Heart Disease Prevention. A 100% Cure Rate

Let’s start with the boring and scary statistics; 71.3 million Americans currently have some form of Cardiovascular Disease (CVD). CVD has been the number one cause of death in the US for the past 100 years. There are several risk factors that contribute to these statistics that are well known by the conventional medical community. There are several others that I look at as well. As a Naturopathic Physician, I want to look at the cause as well as the symptoms.

1. Smoking
Smokers are two to four times more likely to develop heart disease than non-smokers. We know that nicotine is a stimulant and increases blood pressure, and there are over 200 noxious chemicals in tobacco poisoning our body. The logical way to reduce this risk factor is to just quit. If you have ever smoked, you know this is one of the most addictive substances on earth and quitting is not an easy task. I acquired a great appreciation for how hard it is to quit when I worked at Cancer Treatment Centers of America working with lung cancer patients. It’s not just the chemicals but the many year habituation of smoking that makes it difficult to quit. I try to address both using herbs, antioxidants, diet, exercise, counseling and I refer out for hypnotherapy and acupuncture.

2. High Cholesterol
High LDL (bad guy) and low HDL (good guy) cholesterol are associated with an increased risk for heart disease, especially when accompanied by inflammation. Many people are prescribed medication to lower cholesterol. The majority of medications prescribed are statin drugs. Statin’s work by suppressing an enzyme that is required to make cholesterol from a precursor called Homocysteine. The real question is why is the Homocystein high and why don’t we routinely test for it? I find that poor diet and poor digestion due to acid blockers causes low levels of B vitamins. Three B vitamins in particular can help to lower Homocystein; B12, B6 and folic acid. You can take them in the form of a supplement, but you need normal stomach acid to absorb many of the B vitamins, Ca and Iron. Additionally, statin drugs take out the same enzyme that is needed to make CoQ10. CoQ10 is used in every cell to make energy. The heart in particular requires a lot of CoQ10 because it is constantly contracting. When you reduce the production of energy, the muscles work less efficiently and tire more easily. That is why many people on statin drugs have muscle cramps and a feeling of heaviness in their muscles which reduces their ability to exercise. Statin drugs also reduce some inflammation. Unfortunately many people are left on Statin drugs for many years and their cholesterol gets too low. I had one such man who had total cholesterol levels of 91 (Ideal is between 150-200). Cholesterol is in our body for a reason. It is needed to make many of our hormones including our sex hormones; it is in the membrane of every cell in the body, it is used for blood vessel wall maintenance. In fact there have been several studies showing adverse effects from low cholesterol such as depression, suicide, brain hemorrhage, cancer of the liver and pancreases and digestive disorders to name a few.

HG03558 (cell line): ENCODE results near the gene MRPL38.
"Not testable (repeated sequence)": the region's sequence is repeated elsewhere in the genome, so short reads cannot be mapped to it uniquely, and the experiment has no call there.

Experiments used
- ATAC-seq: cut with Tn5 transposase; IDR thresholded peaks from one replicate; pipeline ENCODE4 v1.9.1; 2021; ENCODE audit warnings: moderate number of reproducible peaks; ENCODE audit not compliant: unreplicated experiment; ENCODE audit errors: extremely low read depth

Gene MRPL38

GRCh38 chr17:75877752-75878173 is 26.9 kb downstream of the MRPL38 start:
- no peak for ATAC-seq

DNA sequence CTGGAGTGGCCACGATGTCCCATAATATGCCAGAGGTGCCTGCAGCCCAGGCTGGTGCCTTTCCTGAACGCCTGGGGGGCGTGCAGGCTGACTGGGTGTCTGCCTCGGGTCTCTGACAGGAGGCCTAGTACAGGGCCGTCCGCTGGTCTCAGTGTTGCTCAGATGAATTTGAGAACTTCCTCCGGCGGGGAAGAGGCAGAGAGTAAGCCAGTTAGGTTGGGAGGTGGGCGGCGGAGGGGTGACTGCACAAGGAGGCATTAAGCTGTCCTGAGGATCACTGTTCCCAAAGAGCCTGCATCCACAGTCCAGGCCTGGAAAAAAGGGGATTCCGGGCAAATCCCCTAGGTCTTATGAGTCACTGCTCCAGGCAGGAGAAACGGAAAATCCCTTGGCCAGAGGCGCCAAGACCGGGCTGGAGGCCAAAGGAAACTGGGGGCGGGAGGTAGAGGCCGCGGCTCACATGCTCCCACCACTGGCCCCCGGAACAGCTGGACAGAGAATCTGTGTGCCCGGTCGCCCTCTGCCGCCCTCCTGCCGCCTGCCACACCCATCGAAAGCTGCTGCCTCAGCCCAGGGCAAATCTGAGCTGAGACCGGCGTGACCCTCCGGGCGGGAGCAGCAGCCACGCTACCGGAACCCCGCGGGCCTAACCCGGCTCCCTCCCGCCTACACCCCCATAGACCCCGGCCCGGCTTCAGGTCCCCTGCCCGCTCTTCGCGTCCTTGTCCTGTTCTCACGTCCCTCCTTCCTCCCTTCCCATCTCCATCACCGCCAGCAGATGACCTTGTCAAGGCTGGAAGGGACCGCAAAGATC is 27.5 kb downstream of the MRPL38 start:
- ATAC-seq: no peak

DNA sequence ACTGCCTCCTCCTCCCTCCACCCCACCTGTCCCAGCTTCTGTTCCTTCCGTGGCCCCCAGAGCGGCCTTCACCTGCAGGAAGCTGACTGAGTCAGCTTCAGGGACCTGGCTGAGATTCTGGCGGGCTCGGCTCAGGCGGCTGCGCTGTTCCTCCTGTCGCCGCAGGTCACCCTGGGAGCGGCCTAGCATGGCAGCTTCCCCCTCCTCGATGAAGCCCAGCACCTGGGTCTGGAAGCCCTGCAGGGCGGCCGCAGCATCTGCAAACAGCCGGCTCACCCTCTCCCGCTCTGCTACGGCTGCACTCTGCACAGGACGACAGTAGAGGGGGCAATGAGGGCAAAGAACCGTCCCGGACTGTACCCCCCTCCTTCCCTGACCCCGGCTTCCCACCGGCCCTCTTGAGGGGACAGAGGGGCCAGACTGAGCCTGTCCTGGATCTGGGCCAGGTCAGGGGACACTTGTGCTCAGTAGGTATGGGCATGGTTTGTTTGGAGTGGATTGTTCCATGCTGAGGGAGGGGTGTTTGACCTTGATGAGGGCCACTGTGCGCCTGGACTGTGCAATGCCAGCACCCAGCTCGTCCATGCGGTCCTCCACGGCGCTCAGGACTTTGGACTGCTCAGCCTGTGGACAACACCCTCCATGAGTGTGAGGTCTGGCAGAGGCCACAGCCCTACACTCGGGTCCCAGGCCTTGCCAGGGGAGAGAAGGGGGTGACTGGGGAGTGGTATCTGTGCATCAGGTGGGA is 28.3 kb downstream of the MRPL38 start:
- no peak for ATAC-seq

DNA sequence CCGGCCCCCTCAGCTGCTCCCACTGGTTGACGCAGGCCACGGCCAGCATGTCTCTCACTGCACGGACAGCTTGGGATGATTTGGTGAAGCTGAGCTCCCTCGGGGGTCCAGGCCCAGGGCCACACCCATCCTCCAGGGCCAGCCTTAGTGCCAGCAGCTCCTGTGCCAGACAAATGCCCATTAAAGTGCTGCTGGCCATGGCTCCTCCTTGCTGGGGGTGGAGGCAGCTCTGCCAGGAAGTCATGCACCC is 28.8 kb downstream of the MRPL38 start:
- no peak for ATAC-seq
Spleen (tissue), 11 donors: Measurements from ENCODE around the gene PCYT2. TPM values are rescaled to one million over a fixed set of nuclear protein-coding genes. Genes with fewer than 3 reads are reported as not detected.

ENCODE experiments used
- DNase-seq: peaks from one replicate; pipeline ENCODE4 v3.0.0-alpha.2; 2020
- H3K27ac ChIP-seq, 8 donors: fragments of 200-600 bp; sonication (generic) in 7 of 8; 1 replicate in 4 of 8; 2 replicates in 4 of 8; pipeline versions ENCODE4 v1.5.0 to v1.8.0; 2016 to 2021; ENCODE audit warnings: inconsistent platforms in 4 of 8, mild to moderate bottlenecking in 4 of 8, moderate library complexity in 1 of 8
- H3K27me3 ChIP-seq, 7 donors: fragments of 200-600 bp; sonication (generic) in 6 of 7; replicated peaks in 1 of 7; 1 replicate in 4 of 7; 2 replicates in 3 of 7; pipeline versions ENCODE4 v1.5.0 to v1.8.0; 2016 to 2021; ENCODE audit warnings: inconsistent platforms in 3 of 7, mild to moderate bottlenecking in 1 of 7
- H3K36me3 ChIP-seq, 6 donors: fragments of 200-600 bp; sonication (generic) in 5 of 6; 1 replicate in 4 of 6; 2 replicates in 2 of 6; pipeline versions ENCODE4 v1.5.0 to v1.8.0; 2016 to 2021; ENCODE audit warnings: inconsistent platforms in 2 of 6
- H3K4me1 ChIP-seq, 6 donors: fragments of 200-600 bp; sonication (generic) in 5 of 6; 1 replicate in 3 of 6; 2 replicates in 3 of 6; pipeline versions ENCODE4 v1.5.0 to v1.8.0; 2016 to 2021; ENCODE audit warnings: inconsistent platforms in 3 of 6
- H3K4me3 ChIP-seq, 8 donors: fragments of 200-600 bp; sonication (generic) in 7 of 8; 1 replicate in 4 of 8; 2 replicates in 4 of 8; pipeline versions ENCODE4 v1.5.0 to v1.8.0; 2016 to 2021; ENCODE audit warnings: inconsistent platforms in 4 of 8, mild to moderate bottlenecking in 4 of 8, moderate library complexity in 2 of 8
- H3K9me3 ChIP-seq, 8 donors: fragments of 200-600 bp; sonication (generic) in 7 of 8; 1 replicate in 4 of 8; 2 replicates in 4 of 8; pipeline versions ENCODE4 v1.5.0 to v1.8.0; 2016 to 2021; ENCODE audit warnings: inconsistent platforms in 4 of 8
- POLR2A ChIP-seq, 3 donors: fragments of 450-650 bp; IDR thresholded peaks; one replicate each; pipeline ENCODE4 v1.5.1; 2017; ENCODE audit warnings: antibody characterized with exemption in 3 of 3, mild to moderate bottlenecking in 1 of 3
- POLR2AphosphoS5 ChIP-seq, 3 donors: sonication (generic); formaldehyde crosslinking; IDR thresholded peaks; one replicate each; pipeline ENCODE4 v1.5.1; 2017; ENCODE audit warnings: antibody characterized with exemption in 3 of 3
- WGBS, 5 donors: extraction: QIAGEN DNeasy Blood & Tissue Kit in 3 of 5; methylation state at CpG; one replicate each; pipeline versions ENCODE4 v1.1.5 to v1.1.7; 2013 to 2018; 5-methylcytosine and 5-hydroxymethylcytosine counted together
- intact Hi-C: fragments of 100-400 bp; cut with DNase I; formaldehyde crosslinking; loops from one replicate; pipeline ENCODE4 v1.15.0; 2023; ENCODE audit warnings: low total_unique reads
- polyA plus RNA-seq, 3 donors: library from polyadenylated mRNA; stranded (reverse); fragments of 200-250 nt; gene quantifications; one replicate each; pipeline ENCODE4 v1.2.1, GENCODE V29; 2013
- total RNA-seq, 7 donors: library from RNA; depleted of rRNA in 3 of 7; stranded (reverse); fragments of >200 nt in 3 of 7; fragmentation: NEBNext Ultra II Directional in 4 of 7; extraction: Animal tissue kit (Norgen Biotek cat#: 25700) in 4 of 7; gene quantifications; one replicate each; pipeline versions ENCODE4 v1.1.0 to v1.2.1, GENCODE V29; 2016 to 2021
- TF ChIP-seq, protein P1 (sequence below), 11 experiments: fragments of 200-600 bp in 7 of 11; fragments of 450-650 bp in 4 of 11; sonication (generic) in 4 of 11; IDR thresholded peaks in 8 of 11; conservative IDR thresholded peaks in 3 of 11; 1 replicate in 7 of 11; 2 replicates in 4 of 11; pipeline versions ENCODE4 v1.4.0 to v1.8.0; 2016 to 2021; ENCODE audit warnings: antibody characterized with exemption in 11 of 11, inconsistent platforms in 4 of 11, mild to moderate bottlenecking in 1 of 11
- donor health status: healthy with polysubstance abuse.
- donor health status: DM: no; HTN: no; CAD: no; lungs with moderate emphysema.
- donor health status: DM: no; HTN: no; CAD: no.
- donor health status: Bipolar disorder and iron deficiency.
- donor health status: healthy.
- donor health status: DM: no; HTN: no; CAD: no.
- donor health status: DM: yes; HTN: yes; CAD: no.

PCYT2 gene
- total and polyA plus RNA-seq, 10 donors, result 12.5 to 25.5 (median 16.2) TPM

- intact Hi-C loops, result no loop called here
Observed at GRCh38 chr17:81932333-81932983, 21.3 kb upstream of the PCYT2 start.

There are many things you can do to lower your cholesterol; diet, exercise, herbs and supplements, and therapeutic foods. More than 30 million prescriptions for cholesterol-lowering drugs are prescribed each year. It is the number one prescribed drug in our country. If you are on a statin drug, you can’t just go off. You need to wean off as you change your diet, exercise and take natural therapeutics. If someone comes in with high cholesterol and they are not on medication, depending on how high it is, we work with natural therapies and lifestyle changes, or a combination of drug and natural therapies to get their cholesterol in the safe range. Our goal is to improve heart health and reduced clogged arteries and inflammation. One thing to keep in mind, you can still have a heart attack even with normal cholesterol; it is not the whole picture.

3. High Blood Pressure